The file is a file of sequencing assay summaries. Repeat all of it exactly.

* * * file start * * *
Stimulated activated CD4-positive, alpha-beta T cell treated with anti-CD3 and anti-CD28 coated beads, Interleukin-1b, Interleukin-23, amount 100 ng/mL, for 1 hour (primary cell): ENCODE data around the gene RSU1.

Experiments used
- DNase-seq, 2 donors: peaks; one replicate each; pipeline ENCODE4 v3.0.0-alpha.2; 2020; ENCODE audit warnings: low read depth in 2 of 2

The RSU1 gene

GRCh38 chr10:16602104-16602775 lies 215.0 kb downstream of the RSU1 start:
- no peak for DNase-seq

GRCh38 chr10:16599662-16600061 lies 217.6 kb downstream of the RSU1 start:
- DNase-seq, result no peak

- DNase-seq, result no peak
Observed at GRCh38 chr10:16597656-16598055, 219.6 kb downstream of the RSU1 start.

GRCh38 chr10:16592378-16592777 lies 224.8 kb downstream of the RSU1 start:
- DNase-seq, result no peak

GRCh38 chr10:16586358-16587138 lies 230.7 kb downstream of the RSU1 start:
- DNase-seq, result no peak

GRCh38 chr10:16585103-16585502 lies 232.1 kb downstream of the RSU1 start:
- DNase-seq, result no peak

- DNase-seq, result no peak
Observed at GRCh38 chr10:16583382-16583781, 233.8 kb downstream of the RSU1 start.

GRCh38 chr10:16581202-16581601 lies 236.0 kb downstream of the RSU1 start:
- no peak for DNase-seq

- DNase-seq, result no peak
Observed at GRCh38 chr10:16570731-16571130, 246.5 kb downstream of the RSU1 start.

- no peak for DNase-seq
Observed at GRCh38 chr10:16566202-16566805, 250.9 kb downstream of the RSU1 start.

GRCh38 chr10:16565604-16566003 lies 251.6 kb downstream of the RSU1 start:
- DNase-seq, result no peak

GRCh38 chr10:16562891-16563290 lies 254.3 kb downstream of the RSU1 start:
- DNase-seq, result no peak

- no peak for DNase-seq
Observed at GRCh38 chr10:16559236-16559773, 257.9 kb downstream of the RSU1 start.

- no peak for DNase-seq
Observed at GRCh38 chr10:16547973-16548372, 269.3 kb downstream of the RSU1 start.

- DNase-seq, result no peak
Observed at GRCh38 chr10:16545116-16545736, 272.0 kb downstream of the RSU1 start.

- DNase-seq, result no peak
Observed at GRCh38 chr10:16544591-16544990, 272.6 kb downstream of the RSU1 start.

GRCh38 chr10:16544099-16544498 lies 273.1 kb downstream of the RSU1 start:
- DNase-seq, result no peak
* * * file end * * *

Stimulated activated CD4-positive, alpha-beta T cell treated with anti-CD3 and anti-CD28 coated beads, Interleukin-1b, Interleukin-23, amount 100 ng/mL, for 1 hour (primary cell): ENCODE data around the gene RSU1.

Experiments used
- DNase-seq, 2 donors: peaks; one replicate each; pipeline ENCODE4 v3.0.0-alpha.2; 2020; ENCODE audit warnings: low read depth in 2 of 2

The RSU1 gene

GRCh38 chr10:16602104-16602775 lies 215.0 kb downstream of the RSU1 start:
- no peak for DNase-seq

GRCh38 chr10:16599662-16600061 lies 217.6 kb downstream of the RSU1 start:
- DNase-seq, result no peak

- DNase-seq, result no peak
Observed at GRCh38 chr10:16597656-16598055, 219.6 kb downstream of the RSU1 start.

GRCh38 chr10:16592378-16592777 lies 224.8 kb downstream of the RSU1 start:
- DNase-seq, result no peak

GRCh38 chr10:16586358-16587138 lies 230.7 kb downstream of the RSU1 start:
- DNase-seq, result no peak

GRCh38 chr10:16585103-16585502 lies 232.1 kb downstream of the RSU1 start:
- DNase-seq, result no peak

- DNase-seq, result no peak
Observed at GRCh38 chr10:16583382-16583781, 233.8 kb downstream of the RSU1 start.

GRCh38 chr10:16581202-16581601 lies 236.0 kb downstream of the RSU1 start:
- no peak for DNase-seq

- DNase-seq, result no peak
Observed at GRCh38 chr10:16570731-16571130, 246.5 kb downstream of the RSU1 start.

- no peak for DNase-seq
Observed at GRCh38 chr10:16566202-16566805, 250.9 kb downstream of the RSU1 start.

GRCh38 chr10:16565604-16566003 lies 251.6 kb downstream of the RSU1 start:
- DNase-seq, result no peak

GRCh38 chr10:16562891-16563290 lies 254.3 kb downstream of the RSU1 start:
- DNase-seq, result no peak

- no peak for DNase-seq
Observed at GRCh38 chr10:16559236-16559773, 257.9 kb downstream of the RSU1 start.

- no peak for DNase-seq
Observed at GRCh38 chr10:16547973-16548372, 269.3 kb downstream of the RSU1 start.

- DNase-seq, result no peak
Observed at GRCh38 chr10:16545116-16545736, 272.0 kb downstream of the RSU1 start.

- DNase-seq, result no peak
Observed at GRCh38 chr10:16544591-16544990, 272.6 kb downstream of the RSU1 start.

GRCh38 chr10:16544099-16544498 lies 273.1 kb downstream of the RSU1 start:
- DNase-seq, result no peak